I recently encountered this tweet with a caption on a photo of people eating dinner:

A group of Chinese eating Japanese

If you have a dark mind like mine, you might find some dark humor in this statement (it kinda sounds like it describes a scene of horrific cannabalism).

I have two questions about this:

  1. Is there a formal term for this construction of referring to a noun (people) by an adjective (Chinese)?

  2. Does this statement violate any English grammar or style? Because it seems to me that referring to two separate nouns (food and people) using just the adjectives describing them is confusing at best.

  • I'm not sure what you mean? I think you mean a noun phrase (adjective + noun) Chinese people. That caption also doesn't make sense, while Japanese is a noun it refers to the people and not the food, therefore it should be Japanese food at the end which also makes an (adjective + noun) construction whereby Japanese acts as an adjective for the common noun 'food'. Chinese and Japanese (nouns acting as adjectives) are also called pre-modifiers.
    – aesking
    Apr 5, 2018 at 20:44
  • It depends if it was meant to be intended as dark humour/horrific cannibalism. If so, it doesn't violate grammar rules per say, as that was the way it was intended. But from the link you gave and the picture, it doesn't seem that way to me and more of a common grammar mistake non-native speakers make. Some could argue it's a form of colloquialism/idiom, people do say "I'm ordering Chinese" without sticking food at the end.
    – aesking
    Apr 5, 2018 at 20:55
  • 1
  • It's a technique of (usually) humor, where a different meaning of a word changes the meaning of the sentence; in this case unintended.
    – Xanne
    Apr 5, 2018 at 21:02

2 Answers 2


I think the term you're looking for is Nominalized adjective, according to Wikipedia:

A nominalized adjective is an adjective that has undergone nominalization, and is thus used as a noun. For example, in the rich and the poor, the adjectives rich and poor function as nouns denoting people who are rich and poor respectively.

In your sentence a group of Chinese can be read as a group of Chinese people and Japanese can be read as Japanese food. The latter can be done for many countries with a particular cuisine, some examples (the [food] in brackets is optional):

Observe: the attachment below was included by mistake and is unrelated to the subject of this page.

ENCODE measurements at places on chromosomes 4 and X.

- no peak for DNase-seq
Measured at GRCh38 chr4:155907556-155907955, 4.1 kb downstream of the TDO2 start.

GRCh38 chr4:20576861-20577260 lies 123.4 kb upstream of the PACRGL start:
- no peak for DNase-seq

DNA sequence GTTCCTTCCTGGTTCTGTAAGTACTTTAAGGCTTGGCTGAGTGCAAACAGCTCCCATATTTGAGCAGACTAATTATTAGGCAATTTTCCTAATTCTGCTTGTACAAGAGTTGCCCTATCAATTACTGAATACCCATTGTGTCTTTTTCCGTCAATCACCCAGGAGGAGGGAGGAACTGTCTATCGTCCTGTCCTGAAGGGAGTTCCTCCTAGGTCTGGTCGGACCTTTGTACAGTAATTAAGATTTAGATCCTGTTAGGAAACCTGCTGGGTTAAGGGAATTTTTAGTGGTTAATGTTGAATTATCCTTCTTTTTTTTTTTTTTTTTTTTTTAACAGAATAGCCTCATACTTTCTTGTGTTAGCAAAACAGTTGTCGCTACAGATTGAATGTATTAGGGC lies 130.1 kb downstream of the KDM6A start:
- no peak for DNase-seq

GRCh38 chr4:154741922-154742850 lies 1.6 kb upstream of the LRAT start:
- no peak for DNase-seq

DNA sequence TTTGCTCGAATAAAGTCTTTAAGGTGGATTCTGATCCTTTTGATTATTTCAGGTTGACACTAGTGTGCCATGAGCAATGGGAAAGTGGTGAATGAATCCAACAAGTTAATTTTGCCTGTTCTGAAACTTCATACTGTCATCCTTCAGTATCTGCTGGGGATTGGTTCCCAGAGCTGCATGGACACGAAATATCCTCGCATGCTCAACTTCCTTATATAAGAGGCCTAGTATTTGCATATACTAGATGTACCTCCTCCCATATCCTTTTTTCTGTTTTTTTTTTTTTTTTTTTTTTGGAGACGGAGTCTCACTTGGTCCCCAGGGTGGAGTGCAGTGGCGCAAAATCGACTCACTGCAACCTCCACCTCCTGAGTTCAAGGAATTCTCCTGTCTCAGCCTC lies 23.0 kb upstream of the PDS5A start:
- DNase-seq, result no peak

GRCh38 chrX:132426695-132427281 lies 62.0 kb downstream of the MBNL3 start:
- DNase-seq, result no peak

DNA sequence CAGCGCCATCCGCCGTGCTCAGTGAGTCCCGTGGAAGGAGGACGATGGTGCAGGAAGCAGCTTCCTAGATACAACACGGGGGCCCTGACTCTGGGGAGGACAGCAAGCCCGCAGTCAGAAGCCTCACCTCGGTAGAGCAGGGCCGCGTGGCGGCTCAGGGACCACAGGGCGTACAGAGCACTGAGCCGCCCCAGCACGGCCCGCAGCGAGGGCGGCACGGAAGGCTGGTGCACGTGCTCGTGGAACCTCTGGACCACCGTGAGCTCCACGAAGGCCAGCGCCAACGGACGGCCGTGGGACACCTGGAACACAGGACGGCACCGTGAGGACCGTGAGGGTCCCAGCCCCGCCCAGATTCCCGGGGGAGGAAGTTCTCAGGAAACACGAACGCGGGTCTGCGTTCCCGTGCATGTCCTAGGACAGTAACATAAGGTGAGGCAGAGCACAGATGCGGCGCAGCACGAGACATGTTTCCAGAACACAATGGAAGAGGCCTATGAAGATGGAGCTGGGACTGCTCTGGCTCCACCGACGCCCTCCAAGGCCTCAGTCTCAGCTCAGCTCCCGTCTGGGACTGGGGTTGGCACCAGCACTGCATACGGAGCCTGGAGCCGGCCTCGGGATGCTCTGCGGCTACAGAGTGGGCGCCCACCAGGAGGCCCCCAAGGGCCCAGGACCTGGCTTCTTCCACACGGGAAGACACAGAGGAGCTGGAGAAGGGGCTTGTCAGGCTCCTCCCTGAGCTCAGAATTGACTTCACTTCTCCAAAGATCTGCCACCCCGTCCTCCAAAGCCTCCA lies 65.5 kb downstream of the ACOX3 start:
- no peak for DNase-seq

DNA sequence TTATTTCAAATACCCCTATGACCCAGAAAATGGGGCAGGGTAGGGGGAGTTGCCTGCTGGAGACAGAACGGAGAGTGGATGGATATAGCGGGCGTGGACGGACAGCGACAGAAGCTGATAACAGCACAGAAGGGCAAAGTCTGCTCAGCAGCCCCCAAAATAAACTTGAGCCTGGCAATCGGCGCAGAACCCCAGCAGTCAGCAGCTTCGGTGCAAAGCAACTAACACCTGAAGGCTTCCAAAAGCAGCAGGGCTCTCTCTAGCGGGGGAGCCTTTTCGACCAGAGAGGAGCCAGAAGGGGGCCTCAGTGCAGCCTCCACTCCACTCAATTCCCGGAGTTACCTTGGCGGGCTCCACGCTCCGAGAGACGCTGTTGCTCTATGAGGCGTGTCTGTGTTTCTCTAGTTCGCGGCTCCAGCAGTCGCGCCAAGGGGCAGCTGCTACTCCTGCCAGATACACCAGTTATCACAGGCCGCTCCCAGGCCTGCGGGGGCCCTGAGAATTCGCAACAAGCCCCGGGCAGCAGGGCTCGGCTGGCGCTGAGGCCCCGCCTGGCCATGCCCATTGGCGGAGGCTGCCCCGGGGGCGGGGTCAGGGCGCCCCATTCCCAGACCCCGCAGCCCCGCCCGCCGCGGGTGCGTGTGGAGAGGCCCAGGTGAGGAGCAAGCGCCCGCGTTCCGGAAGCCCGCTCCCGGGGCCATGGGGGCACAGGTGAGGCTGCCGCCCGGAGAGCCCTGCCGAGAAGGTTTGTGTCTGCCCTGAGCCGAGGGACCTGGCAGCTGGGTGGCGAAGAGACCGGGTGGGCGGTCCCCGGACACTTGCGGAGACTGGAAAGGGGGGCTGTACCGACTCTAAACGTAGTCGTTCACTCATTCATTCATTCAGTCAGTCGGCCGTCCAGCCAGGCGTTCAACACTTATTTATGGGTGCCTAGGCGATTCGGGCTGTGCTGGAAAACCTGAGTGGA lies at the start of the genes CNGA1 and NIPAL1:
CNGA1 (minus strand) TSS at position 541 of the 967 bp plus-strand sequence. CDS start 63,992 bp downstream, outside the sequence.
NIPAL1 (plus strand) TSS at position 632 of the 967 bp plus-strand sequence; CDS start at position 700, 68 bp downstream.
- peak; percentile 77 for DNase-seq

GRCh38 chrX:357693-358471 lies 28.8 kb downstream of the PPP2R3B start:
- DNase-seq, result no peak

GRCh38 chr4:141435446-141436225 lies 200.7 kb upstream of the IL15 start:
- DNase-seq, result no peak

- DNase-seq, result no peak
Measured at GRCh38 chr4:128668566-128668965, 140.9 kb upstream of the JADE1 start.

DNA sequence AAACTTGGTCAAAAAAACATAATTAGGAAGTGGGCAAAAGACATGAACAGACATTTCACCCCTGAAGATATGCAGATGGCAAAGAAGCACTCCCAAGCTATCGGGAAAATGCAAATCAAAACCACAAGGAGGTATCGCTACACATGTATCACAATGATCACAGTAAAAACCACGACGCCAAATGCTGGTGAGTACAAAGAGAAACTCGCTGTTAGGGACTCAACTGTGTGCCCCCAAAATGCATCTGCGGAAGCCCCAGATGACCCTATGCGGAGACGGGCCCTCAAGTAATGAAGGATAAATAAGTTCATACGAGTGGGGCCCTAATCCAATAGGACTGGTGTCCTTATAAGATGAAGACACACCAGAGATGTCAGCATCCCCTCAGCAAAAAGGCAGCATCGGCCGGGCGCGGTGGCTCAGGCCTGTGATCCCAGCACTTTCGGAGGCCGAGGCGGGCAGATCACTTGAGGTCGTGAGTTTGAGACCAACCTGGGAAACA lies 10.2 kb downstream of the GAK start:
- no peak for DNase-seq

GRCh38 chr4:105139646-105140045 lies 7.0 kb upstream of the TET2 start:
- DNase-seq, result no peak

Let's eat Italian [food] today.

Do you like Chinese [food]? Not really, I prefer Thai [food].

Shall I order Mexican [food]? Not today, I'm more in the mood for Indian [food].

It might seem weird because it can be interpreted in other ways (for example if you replace the [food] with [people] in the examples above), however, that is the case with a lot of words. A lot of words have multiple meanings, but it's mostly clear from the context the words are used in.

Attribution: "Nominalized Adjective." Wikipedia. April 04, 2018. Accessed April 05, 2018. https://en.wikipedia.org/wiki/Nominalized_adjective.


(Addresses Q No.1)

This is called compounding, a type of morphology:

In linguistics, the process of combining two or more words to create a new word (commonly a noun, verb or adjective)

It has also has other names, such as as an attributive noun, compounded noun or noun adjunct. But compounding is the overarching term for this. Furthermore, I think it's also better to refer to Chinese and food or people as lexemes because word classes and parts of speech can sometimes be subjective.

Hence, why I feel like the term compounding is better, because they can be formed through a combinations of lexemes:-

  • Lexeme + Lexeme - toothpaste
  • Lexeme + Lexeme - monthly ticket
  • Lexeme + Lexeme - swimming pool
  • Lexeme + Lexeme - underground
  • Lexeme + Lexeme - haircut
  • Lexeme + Lexeme - dry-cleaning
  • Lexeme + Lexeme - output

However, we would normally associate these lexemes with the following word classes:-

  • Noun + Noun - toothpaste
  • Adjective + Noun - monthly ticket
  • Verb + Noun - swimming pool
  • Preposition + Noun - underground
  • Noun + Verb - haircut
  • Adjective + Verb - dry-cleaning
  • Preposition + Verb - output

And sometimes they are joined using a hyphen (but not always)

Source: https://www.learnenglish.de/grammar/nouncompound.html

Example of a noun adjunct:

"chicken soup"


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